Hey bro (I actually am a sis lol :D ). It does make a lot of sense what you are saying and yes, it does feel a bit guilty not to do the lesson plan. BUT, here is how I stand in this school, so that you (and others) have the complete picture. I have been actually teaching for two years in a school (this is my third year) and a lot more as private tutour of English. Thing is, we are a tiny little school of about 120 alltogether (from Pre-K to highschool) and until last year I only had very very young students (ages ranging between 3-6), with no coursebook to base my teaching on, so you can say that the time I spent on the Internet searching for materials accounts for a hell of a lot more than the time spent on a lesson plan. I will carry on teaching the very young (I am struggling to make the school adopt a coursebook) and as from this year I will take the Juniors as well (6 to 9), with whom I will work from a coursebook. Now, as far as the teaching experience is concerned, the reason for a lesson plan for me is purely based on a need to single out the objectives of a given lesson. Other than that, I have learned that in a class of, say, 16, you might need 16 different teaching approaches.
One very important thing I have learned so far: make the students love you and you are a successful teacher. I must admit the feed-back i got from parents last year was beyond all expectations (they were looking for me to tell me that their kids loved me, which really is a reason to wow! about). Consequently, they were all looking forward for "English time'. Not having coursebook made things very difficult for me, but once having established a routine (now it's song time, now colouring time, now talk time) made it easy. Also, the "carrot technique" works: I would only sharpen their colour pencils if they asked me to in English, Cannot tell you the delight of both the teacher and the students to say and hear say, respectively "Can you sharpen it please?". In any case, always have back-up activities ready. At this age thay love colouring, sticking, cutting, doing things with teir own hands, it's a play/games-based teaching.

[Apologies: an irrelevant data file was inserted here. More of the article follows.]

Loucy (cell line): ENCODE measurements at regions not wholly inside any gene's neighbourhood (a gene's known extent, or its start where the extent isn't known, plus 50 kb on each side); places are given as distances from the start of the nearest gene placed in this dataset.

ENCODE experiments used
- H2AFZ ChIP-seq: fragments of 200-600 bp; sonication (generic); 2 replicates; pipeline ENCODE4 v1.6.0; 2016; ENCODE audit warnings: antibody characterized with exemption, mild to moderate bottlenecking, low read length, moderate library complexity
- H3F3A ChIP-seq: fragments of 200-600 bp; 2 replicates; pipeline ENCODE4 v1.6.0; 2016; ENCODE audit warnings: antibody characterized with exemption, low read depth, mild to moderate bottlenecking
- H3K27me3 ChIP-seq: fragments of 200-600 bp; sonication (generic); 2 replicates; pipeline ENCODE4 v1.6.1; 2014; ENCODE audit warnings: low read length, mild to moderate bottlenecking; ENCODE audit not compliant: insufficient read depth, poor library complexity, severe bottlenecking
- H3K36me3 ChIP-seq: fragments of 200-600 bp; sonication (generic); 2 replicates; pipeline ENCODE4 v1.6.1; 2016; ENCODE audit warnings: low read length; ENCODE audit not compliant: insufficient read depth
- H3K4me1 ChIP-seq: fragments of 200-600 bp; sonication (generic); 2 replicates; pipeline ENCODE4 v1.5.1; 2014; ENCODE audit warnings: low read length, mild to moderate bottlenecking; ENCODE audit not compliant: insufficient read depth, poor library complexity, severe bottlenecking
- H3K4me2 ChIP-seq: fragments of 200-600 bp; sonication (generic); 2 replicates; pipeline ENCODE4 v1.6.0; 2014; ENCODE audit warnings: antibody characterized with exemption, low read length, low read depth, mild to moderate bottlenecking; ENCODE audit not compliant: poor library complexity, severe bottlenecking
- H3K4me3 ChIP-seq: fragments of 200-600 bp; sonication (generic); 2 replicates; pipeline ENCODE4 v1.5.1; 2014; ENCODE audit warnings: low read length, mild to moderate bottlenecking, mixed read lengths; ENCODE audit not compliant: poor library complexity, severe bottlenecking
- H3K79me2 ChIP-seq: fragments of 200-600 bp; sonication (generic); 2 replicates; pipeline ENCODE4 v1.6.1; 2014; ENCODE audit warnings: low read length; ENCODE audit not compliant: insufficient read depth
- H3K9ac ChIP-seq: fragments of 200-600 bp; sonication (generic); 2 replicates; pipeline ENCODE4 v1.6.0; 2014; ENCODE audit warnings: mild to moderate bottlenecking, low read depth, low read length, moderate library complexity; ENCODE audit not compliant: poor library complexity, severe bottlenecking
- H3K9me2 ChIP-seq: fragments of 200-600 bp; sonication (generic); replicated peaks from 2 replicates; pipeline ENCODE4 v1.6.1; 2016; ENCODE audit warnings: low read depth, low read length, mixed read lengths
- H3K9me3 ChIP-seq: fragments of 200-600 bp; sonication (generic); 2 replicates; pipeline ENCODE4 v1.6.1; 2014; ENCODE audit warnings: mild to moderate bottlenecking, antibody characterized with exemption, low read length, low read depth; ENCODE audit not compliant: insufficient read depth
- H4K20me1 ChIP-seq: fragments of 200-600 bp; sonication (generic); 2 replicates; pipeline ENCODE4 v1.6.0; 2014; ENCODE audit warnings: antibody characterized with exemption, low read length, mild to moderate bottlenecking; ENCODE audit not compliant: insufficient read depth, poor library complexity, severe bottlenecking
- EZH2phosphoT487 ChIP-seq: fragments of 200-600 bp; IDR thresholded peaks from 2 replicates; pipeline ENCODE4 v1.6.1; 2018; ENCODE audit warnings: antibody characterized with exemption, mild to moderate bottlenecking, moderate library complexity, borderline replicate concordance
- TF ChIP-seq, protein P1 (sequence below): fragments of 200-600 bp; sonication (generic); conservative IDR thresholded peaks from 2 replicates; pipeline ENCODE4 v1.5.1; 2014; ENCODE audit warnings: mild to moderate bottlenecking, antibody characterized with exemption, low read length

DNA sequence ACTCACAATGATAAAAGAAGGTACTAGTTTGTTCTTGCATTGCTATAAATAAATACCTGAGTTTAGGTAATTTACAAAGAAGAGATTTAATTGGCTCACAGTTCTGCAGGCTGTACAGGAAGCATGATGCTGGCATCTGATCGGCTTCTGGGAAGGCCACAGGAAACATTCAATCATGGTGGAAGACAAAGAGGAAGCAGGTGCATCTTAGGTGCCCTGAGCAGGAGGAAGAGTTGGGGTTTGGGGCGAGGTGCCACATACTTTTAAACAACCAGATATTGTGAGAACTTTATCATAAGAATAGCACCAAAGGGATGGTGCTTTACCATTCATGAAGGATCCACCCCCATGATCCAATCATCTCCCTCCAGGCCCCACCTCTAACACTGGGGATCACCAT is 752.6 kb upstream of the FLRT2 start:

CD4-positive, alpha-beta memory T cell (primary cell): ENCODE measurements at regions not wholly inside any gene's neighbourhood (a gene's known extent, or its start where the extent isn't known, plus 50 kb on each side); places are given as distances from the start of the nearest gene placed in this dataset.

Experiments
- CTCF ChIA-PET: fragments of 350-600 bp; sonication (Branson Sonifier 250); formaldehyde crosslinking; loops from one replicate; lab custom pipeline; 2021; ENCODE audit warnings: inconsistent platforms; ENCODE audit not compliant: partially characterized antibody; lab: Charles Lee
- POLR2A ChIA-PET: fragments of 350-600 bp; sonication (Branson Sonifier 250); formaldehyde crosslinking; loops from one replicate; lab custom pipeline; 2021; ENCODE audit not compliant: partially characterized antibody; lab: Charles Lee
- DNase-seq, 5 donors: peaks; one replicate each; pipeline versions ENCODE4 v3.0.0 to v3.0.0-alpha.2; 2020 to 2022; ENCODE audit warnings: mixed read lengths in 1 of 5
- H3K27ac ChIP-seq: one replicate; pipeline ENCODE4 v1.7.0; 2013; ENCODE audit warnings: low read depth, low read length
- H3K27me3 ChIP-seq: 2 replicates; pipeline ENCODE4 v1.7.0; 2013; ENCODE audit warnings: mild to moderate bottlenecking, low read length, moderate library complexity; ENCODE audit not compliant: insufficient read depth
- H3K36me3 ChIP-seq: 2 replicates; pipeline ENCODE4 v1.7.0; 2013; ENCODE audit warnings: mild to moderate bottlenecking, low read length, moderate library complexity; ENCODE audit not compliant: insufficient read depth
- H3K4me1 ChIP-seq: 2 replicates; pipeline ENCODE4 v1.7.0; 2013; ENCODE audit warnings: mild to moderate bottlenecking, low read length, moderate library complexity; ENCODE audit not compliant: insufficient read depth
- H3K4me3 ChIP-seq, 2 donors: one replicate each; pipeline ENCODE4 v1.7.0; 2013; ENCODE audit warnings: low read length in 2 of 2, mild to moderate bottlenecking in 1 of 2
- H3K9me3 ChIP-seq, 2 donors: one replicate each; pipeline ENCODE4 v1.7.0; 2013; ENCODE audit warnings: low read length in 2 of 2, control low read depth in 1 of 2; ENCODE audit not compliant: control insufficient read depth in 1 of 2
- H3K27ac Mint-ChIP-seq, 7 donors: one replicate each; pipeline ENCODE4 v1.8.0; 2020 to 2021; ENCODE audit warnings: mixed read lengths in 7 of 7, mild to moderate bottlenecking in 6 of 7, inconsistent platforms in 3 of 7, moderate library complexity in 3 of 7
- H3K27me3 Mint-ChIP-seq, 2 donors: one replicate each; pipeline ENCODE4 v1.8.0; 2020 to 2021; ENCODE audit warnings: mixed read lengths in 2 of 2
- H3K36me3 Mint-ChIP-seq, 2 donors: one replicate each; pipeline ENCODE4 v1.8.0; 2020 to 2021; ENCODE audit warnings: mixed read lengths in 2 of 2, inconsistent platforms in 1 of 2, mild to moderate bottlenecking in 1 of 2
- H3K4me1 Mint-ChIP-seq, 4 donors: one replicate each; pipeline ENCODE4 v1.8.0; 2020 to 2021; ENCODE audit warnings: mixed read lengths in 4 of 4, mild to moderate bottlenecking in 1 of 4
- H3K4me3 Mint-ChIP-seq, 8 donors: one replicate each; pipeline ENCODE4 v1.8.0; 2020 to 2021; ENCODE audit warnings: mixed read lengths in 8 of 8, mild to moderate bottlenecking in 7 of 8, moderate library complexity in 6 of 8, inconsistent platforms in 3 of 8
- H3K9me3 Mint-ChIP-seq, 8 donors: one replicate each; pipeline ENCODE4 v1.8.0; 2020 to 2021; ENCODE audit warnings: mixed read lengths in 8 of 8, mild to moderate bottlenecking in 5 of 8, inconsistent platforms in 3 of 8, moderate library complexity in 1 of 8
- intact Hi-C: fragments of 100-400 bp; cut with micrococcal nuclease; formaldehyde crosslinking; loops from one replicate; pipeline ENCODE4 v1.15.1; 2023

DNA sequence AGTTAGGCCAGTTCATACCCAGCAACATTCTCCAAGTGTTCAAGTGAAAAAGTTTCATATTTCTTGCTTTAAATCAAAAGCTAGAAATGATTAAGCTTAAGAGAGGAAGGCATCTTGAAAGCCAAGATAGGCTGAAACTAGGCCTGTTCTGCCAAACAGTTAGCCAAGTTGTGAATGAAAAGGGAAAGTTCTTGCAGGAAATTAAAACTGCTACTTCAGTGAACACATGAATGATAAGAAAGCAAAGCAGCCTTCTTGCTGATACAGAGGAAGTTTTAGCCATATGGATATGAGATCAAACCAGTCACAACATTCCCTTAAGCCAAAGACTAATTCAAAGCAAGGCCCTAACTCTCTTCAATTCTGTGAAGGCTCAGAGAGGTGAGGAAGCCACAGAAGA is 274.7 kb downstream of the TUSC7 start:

Well, so long for now, if you have more questions don't hesitate to ask them, measwhile I am waiting for more answers from the masters in the business.
Posted: 09 Oct 2006, 00:32
Well, it sounds like from your own experience that you know the benefit of making your own lesson plans.
Here are my thoughts on the subject: When you plan your own lesson plans, as opposed to using just pre-planned lessons from text books, several things happen. One, you will know what you're teaching because you've gone over it in your mind as you wrote out the lesson instead of always having to refer to the lesson written by someone else. You'll be more comfortable with the topic, the routine, the schedule because they are YOURS, not someone else's. Two, you'll be able to alter the lessons and ideas you glean from other sources to suit your needs and the abilities and interests of your students. Lastly, you'll be able to add a lot of variety and fun to your classes so that you can keep your students interested and motivated while they are with you.
These two qualities will make you comfortable in what your teaching and will make what your teaching as relevant as you can to your students. Even if you have a textbook with a teacher's guide, it is probably very beneficial to you and your students to alter it to fit the lesson you want them to learn.
That said, there is nothing wrong with using a pre-planned lesson when you come across one that fits your needs and your class's interest, level and abilities.
Receive free games and ideas to make teaching children more fun on: http://www.teachingenglishgames.com